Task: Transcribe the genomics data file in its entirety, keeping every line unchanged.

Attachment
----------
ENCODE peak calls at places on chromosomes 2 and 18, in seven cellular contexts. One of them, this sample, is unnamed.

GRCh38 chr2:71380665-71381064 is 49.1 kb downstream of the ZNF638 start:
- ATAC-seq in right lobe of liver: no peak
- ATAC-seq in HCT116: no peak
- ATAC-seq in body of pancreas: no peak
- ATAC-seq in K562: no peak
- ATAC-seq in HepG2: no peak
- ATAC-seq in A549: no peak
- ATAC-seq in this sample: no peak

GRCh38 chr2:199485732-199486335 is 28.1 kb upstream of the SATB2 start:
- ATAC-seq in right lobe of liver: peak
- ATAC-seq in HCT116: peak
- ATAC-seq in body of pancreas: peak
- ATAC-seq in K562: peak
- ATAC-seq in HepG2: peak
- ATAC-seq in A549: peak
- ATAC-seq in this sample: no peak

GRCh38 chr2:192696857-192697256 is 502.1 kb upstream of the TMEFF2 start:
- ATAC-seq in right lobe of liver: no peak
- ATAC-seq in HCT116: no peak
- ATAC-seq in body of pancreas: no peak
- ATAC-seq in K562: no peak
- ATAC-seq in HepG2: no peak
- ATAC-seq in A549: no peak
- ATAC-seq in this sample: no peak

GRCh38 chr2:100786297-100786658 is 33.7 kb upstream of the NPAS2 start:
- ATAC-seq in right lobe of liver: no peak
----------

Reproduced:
ENCODE peak calls at places on chromosomes 2 and 18, in seven cellular contexts. One of them, this sample, is unnamed.

GRCh38 chr2:71380665-71381064 is 49.1 kb downstream of the ZNF638 start:
- ATAC-seq in right lobe of liver: no peak
- ATAC-seq in HCT116: no peak
- ATAC-seq in body of pancreas: no peak
- ATAC-seq in K562: no peak
- ATAC-seq in HepG2: no peak
- ATAC-seq in A549: no peak
- ATAC-seq in this sample: no peak

GRCh38 chr2:199485732-199486335 is 28.1 kb upstream of the SATB2 start:
- ATAC-seq in right lobe of liver: peak
- ATAC-seq in HCT116: peak
- ATAC-seq in body of pancreas: peak
- ATAC-seq in K562: peak
- ATAC-seq in HepG2: peak
- ATAC-seq in A549: peak
- ATAC-seq in this sample: no peak

GRCh38 chr2:192696857-192697256 is 502.1 kb upstream of the TMEFF2 start:
- ATAC-seq in right lobe of liver: no peak
- ATAC-seq in HCT116: no peak
- ATAC-seq in body of pancreas: no peak
- ATAC-seq in K562: no peak
- ATAC-seq in HepG2: no peak
- ATAC-seq in A549: no peak
- ATAC-seq in this sample: no peak

GRCh38 chr2:100786297-100786658 is 33.7 kb upstream of the NPAS2 start:
- ATAC-seq in right lobe of liver: no peak